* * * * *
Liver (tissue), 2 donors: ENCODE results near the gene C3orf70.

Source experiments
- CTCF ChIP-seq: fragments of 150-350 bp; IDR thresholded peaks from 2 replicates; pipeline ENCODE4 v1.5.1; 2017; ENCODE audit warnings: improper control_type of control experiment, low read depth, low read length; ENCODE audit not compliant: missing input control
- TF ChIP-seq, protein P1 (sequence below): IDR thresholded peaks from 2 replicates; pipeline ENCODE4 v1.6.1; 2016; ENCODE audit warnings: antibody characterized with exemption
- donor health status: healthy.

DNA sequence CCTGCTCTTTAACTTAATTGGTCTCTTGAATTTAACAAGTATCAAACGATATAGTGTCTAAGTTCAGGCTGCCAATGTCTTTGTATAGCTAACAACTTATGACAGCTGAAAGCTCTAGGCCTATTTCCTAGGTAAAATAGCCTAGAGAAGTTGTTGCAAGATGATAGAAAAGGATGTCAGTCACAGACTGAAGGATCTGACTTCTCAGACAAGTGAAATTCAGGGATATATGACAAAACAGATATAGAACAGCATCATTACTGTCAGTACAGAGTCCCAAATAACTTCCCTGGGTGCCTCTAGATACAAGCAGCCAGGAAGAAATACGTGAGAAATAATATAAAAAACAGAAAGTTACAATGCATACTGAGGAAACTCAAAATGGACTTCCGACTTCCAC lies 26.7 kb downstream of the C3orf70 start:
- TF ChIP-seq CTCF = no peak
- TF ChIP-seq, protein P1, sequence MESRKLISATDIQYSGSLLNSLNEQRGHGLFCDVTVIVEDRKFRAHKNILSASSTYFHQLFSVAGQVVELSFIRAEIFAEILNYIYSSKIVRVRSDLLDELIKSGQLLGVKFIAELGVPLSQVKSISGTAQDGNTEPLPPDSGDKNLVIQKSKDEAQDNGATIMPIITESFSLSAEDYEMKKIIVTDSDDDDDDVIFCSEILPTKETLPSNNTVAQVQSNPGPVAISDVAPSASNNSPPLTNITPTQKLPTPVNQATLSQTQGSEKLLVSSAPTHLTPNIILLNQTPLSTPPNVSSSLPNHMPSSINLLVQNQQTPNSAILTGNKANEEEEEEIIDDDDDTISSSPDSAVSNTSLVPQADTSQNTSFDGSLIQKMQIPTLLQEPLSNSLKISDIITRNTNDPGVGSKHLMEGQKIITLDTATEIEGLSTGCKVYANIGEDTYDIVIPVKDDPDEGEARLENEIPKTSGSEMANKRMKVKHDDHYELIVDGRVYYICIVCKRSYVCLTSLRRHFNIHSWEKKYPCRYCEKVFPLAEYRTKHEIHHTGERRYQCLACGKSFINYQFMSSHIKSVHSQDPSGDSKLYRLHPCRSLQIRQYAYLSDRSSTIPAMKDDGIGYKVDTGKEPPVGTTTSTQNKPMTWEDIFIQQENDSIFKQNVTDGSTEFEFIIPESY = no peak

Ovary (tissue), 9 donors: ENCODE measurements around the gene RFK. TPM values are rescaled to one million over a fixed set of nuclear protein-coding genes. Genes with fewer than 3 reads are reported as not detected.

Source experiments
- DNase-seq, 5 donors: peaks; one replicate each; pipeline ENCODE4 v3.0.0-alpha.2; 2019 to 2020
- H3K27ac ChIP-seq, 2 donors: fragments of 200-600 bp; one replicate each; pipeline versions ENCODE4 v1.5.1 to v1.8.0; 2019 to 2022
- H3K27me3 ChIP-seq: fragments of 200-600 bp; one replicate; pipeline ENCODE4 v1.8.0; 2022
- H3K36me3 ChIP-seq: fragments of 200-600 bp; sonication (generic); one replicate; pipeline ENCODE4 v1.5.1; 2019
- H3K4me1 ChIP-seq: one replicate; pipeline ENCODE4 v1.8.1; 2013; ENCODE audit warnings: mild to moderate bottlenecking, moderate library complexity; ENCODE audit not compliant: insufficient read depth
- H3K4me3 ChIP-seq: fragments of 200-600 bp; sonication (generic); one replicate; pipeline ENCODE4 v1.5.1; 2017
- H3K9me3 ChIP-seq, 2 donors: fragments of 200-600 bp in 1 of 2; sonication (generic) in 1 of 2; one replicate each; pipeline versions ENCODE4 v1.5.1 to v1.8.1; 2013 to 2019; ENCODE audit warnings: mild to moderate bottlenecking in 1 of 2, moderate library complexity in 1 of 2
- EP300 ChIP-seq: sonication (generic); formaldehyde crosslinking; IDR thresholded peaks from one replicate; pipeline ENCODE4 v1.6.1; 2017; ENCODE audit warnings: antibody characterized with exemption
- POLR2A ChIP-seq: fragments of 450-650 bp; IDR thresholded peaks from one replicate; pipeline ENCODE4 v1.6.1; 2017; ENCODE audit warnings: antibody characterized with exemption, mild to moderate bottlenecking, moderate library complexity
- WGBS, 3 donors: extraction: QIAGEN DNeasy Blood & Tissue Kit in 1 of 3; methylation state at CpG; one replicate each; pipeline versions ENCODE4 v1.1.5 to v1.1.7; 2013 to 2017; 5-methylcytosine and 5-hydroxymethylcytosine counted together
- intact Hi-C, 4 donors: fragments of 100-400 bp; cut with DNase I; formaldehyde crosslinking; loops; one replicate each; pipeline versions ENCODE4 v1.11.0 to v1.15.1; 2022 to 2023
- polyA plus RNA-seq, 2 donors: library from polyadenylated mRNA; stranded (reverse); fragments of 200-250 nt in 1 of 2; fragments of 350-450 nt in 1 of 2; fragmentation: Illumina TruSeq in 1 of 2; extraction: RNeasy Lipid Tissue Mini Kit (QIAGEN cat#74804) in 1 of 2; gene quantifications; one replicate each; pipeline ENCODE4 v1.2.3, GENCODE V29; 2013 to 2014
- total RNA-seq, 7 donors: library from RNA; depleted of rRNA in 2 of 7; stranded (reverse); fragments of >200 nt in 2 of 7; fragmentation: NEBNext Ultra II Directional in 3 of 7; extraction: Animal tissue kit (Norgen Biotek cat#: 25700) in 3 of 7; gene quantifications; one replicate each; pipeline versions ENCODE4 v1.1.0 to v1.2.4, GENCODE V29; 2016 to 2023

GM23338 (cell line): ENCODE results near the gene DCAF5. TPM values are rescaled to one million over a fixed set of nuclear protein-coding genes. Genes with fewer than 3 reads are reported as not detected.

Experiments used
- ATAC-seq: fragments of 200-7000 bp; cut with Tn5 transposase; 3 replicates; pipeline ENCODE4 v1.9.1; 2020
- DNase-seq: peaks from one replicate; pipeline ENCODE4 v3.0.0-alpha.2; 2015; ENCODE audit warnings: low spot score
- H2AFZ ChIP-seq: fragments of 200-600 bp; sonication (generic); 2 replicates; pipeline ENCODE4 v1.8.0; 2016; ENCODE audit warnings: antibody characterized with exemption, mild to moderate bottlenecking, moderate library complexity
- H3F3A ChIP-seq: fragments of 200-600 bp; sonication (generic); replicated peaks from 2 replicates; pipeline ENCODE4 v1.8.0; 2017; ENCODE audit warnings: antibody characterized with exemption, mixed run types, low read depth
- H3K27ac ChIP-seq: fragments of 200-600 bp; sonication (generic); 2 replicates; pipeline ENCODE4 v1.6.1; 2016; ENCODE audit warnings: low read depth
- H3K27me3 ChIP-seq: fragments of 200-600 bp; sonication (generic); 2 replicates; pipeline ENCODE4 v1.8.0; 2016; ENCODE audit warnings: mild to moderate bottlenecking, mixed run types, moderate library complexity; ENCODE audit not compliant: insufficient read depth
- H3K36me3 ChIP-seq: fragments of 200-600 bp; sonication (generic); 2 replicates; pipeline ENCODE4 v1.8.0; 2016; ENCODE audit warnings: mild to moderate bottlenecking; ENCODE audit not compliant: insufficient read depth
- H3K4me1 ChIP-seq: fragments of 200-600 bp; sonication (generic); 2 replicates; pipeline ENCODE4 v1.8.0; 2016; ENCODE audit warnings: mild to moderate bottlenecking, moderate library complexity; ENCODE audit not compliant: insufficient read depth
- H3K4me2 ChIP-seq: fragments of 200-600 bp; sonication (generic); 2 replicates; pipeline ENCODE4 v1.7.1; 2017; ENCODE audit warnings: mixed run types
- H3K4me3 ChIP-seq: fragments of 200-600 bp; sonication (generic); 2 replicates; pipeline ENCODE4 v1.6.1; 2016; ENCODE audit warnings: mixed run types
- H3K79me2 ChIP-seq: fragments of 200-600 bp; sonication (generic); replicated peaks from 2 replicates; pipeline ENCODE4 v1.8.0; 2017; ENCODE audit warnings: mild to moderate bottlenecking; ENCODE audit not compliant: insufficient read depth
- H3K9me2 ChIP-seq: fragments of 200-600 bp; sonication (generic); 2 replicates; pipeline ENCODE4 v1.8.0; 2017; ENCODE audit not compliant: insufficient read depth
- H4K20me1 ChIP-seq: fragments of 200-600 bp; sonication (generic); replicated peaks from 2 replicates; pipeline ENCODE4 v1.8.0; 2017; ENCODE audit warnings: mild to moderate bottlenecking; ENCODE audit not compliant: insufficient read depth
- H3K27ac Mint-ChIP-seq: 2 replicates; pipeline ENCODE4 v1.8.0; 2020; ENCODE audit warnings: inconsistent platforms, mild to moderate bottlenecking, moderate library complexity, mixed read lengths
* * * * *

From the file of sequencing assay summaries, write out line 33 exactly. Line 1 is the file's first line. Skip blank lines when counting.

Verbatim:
- H3K4me1 ChIP-seq: fragments of 200-600 bp; sonication (generic); 2 replicates; pipeline ENCODE4 v1.8.0; 2016; ENCODE audit warnings: mild to moderate bottlenecking, moderate library complexity; ENCODE audit not compliant: insufficient read depth